The Millbrook Independent
by: Antonia Shoumatoff
Posted November 20, 2014
Click here for the review.
Chekhov gave up on the theater and retired to the country in the late 1880s. He was disgusted with the banality of popular culture. He used the untranslatable Russian word “Poshlost” to describe the phenomenon of crass and vulgar taste that pervaded the Russian bourgeoisie (and, for that matter, the French, after whom Russians patterned themselves), who preferred drawing-room farces to psychologically insightful drama.
After Chekhov turned his back on the theater, he turned out his three best plays: The Cherry Orchard, Uncle Vanya and The Seagull.
The Axial Theater Company, directed by Howard Meyer and working out of St. John's Episcopal Church in Pleasantville, has mounted a production of The Seagull.
“For so long I have been going on about new forms, it’s all about writing without any form at all … just freely and from the soul!” exclaims Konstantin Treplev, the troubled playwright who melodramatically attempts suicide after his mother, a famous actress, rejects his efforts as being obscure and inaccessible.
Treplev is portrayed with the sensitivity of a poet by Francesco Campari, an Italian actor who has worked with Peter Brook. Nina, the ingénue “seagull” is played by Rachel Krause, a SUNY graduate,. She is riveting as the aspiring actress who transforms into a haggard woman destroyed by love. Rachel Ann Jones succeeds in her coquettish attempts to act younger than her age as Arkadina belying the vulnerability of an actress who has seen her day.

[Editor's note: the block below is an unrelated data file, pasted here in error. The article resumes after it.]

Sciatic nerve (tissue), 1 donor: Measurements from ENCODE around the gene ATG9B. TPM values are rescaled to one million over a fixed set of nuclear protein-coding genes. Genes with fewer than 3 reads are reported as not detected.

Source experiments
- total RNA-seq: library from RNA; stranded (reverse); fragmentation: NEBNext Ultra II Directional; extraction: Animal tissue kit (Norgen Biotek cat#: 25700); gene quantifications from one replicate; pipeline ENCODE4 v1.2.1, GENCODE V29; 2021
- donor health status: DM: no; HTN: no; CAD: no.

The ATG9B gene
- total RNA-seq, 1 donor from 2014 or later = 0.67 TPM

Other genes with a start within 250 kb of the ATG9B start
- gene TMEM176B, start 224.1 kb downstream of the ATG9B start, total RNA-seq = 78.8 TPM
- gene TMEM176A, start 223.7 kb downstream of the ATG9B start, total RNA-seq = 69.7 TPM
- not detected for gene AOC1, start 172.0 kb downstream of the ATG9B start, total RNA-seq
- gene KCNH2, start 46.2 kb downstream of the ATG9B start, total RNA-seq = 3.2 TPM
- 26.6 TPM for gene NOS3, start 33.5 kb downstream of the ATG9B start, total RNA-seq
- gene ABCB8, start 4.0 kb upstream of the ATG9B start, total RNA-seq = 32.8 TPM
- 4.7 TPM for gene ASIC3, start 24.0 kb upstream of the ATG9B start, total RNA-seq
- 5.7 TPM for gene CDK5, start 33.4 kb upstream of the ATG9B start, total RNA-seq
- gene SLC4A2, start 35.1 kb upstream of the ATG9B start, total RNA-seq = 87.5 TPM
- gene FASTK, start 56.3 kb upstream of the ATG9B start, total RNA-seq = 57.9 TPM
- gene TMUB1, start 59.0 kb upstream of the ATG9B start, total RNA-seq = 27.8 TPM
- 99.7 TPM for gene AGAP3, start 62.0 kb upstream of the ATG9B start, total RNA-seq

The tenuous emotional backbone of each character fluctuates from inspiration to despair in a house of cards of interpersonal dynamics that finally leads to collapse. Artists, actors and writers, lost in their work, given over to their fragile self-images, become lost in the idea of love and infatuation, only to find futility.
The real action of the play is about the posturing and positioning of each character against the others, with friends and family obsessed with their craft and the esteem of their peers and the fame it brings, or doesn't. The drive to be known, to be seen and appreciated, is as powerful today as it was when the play was written. The relevance of this script, and its delivery in this performance, is striking: career versus relationship, commercial acclaim versus artistic integrity, regret for things left undone in old age, hopeless love—all universal themes.
The Seagull plays Friday, November 21, through Sunday, November 23, at 8 Sunnyside Avenue, Pleasantville, New York.